Preparing for the 2020 Census: Announcing Sites for the 2018 End-to-End Census Test

Written by John H. Thompson

At today’s quarterly 2020 Census Program Management Review, the U.S. Census Bureau announced the sites for its largest, most advanced systems and operations test in preparation for the 2020 Census. More than 700,000 housing units will participate in the test in Pierce County, Wash.; Providence County, R.I.; and the Bluefield-Beckley-Oak Hill, W.Va., area. These areas were chosen for their unique characteristics, including a variety of housing types and addresses, and diverse populations with varying demographic characteristics. In addition, the populations in these areas have varying levels of internet access and usage.

Whether you respond via the internet, telephone, traditional paper questionnaire or an in-person visit, the Census Bureau is committed to making the mandatory once-a-decade headcount quick, easy and safe for all to participate. In the 2018 End-to-End Census Test, we’ll confirm the key technologies, data collection methods, outreach and promotional strategies, and management and response processes that will be deployed during the 2020 Census.

The 2018 End-to-End Census Test is the culmination of extensive research and testing we’ve conducted throughout the decade. It supports the goal of the 2020 Census, which is to count everyone once, only once and in the right place. As 2020 Census operations move forward, we will continue to improve the use of mobile technology, administrative records, geospatial data and self-response via the internet. This test will provide insights and guide our planning to ensure an accurate census.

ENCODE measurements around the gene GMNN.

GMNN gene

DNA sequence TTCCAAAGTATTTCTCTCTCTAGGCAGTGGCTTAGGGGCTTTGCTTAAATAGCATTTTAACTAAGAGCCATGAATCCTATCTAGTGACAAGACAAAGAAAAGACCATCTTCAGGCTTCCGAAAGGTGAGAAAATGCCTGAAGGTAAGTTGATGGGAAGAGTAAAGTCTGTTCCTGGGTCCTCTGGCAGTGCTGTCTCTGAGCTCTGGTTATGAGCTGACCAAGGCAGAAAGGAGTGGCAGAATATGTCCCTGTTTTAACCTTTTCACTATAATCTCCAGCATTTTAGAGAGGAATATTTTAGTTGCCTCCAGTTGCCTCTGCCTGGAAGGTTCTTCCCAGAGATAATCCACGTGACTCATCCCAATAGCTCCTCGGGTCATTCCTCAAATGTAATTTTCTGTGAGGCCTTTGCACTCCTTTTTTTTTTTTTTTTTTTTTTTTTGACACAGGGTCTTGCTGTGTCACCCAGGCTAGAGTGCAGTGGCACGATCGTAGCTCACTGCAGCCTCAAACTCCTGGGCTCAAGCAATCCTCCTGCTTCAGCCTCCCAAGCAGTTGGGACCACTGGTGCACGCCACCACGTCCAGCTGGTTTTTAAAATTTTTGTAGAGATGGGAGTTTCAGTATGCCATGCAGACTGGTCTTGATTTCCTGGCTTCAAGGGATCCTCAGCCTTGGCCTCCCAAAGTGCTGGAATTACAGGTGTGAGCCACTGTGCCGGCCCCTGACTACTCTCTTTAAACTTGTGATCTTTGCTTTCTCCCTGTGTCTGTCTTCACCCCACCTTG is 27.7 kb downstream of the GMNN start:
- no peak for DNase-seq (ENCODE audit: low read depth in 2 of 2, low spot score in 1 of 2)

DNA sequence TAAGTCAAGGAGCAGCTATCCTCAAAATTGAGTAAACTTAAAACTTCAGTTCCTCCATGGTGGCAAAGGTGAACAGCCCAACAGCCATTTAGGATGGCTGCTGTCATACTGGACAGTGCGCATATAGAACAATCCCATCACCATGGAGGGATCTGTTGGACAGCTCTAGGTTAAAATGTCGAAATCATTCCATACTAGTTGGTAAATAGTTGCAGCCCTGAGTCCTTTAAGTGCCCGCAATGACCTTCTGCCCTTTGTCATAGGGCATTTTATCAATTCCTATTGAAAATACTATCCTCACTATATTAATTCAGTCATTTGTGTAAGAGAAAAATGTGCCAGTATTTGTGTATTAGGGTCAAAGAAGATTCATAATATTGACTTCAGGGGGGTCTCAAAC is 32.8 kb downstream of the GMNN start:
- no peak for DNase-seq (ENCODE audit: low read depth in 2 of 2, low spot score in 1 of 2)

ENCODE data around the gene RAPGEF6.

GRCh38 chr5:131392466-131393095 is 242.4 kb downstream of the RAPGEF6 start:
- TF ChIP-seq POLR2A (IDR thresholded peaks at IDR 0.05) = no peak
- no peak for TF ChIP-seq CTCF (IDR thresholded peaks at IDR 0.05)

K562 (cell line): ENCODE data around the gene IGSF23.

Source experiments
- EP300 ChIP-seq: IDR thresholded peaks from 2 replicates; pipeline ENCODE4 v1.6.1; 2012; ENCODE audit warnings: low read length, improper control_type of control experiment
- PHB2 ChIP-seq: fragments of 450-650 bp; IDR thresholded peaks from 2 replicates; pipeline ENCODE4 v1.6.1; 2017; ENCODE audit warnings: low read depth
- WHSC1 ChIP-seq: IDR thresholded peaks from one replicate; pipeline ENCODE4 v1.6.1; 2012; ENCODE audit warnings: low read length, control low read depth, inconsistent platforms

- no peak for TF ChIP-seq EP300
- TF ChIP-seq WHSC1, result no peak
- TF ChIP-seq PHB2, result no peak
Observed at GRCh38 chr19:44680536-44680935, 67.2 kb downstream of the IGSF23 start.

To learn more about this test and how it supports our plans for a complete and accurate census, visit <>.

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Preparing for the 2020 Census in Indian Country

Written by: John H. Thompson

A few weeks ago, I traveled to Spokane, Wash., to the National Congress of American Indians’ midyear meeting. I enjoyed meeting with tribal leaders and telling them about our 2020 Census planning goals in Indian Country.